The House and Senate battlefields look vastly different at the moment. Most experts say Democrats have a very strong shot at taking control of the House, but Republicans are widely expected to retain the majority in the Senate.

“You’re really seeing a split situation between the House and Senate,” O’Connell said, with Republicans going on offense in Senate races but still playing defense in many tight House campaigns.

“It’s always important to have positive reinforcement, especially in final weeks, but in this case, people know how they’re going to vote,” O’Connell said. “The question is whether they’re going to turn out to vote or not.”

Read more from Stephen Loiaconi at WJLA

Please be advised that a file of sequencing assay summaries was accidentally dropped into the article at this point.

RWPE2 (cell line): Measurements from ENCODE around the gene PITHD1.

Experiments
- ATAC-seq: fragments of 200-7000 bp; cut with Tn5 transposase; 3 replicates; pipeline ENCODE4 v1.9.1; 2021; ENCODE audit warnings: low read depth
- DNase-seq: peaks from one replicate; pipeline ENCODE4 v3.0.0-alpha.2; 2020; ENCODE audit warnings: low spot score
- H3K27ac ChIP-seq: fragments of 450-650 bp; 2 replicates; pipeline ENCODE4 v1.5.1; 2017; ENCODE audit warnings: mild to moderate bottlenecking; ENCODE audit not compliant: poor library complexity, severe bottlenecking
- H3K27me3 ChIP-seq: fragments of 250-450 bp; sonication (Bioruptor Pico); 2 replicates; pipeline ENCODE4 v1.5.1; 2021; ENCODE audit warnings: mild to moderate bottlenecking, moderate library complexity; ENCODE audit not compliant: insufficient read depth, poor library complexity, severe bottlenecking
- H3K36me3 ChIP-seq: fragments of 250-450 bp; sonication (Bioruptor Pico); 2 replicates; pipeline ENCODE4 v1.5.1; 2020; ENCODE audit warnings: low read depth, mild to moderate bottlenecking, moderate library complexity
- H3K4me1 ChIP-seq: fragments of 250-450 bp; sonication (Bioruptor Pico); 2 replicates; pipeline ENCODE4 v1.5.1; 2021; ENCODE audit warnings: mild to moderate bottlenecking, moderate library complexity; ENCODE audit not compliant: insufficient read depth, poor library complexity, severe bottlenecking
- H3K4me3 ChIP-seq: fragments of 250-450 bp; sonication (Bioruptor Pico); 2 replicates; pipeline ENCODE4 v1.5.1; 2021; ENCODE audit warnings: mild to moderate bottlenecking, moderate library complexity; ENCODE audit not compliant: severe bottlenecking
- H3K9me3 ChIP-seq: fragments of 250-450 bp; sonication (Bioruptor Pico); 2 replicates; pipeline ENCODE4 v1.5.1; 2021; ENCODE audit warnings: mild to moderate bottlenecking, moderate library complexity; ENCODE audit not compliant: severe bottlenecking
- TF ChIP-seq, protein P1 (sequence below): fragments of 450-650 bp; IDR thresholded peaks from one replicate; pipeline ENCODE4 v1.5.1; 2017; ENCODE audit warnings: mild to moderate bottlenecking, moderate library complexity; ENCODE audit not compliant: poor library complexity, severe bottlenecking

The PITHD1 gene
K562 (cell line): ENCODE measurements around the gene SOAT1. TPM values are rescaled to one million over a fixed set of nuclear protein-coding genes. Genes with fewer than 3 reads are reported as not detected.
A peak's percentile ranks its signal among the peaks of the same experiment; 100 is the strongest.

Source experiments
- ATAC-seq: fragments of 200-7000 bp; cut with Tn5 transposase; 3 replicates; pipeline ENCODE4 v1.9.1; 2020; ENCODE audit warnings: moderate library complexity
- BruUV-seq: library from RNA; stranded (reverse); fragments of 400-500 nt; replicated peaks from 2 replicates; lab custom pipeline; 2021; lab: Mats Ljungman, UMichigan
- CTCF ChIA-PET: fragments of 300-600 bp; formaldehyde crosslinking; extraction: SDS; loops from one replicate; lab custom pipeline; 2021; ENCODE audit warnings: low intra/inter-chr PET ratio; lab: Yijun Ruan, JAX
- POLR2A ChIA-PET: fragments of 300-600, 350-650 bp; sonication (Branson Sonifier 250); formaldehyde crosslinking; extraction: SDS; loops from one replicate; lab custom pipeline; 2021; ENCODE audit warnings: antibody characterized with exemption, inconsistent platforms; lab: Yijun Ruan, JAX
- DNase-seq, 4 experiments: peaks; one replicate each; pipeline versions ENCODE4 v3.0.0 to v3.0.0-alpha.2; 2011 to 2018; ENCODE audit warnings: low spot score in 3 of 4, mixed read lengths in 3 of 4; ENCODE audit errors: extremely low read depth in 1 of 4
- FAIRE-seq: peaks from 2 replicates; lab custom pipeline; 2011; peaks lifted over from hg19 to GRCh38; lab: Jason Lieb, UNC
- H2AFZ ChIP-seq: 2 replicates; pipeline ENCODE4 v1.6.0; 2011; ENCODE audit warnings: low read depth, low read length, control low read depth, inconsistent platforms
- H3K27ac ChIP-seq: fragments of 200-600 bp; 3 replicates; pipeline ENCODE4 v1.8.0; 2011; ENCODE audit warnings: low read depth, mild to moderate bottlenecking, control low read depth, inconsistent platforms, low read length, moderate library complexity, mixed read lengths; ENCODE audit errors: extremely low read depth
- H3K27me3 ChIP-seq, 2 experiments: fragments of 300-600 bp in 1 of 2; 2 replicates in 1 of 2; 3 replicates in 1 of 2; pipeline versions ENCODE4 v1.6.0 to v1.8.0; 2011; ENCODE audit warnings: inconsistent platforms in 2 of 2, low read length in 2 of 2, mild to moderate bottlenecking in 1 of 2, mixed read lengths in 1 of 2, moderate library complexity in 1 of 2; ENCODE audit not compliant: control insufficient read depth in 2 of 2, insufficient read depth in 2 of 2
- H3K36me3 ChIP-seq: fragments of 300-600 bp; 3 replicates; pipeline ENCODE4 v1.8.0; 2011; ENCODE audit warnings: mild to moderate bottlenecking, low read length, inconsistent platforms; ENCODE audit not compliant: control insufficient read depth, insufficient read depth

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Elizabeth Warren Touts Democrats' House And Senate Chances

U.S. Sen. Elizabeth Warren rallied the crowd at a town hall in Roxbury yesterday, pushing the need for Democrats to gain control over the House and the Senate in the upcoming November midterm elections, but her GOP rival Geoff Diehl and polls suggest the longed-for Blue Wave is over — Warren’s party overplayed its hand in the Kavanaugh confirmation fight.

GOP political operative Ford O’Connell said Democrats took a hit after from the “Kavanaugh effect.”

“Absolutely it backfired on the Democrats because it woke up Republican voters,” said O’Connell. He said prior to the Kavanaugh hearing, there was a much-touted “Blue Wave” which has now receded.

O’Connell said Democrats are “all but locked out” of the Senate, though the House is up for grabs and could fall into Democratic hands.

In the House, Republicans are projected to take 201 seats while Democrats will land 205 seats. The remaining 29 seats are a toss-up according to the polls, with 218 seats needed to maintain a majority.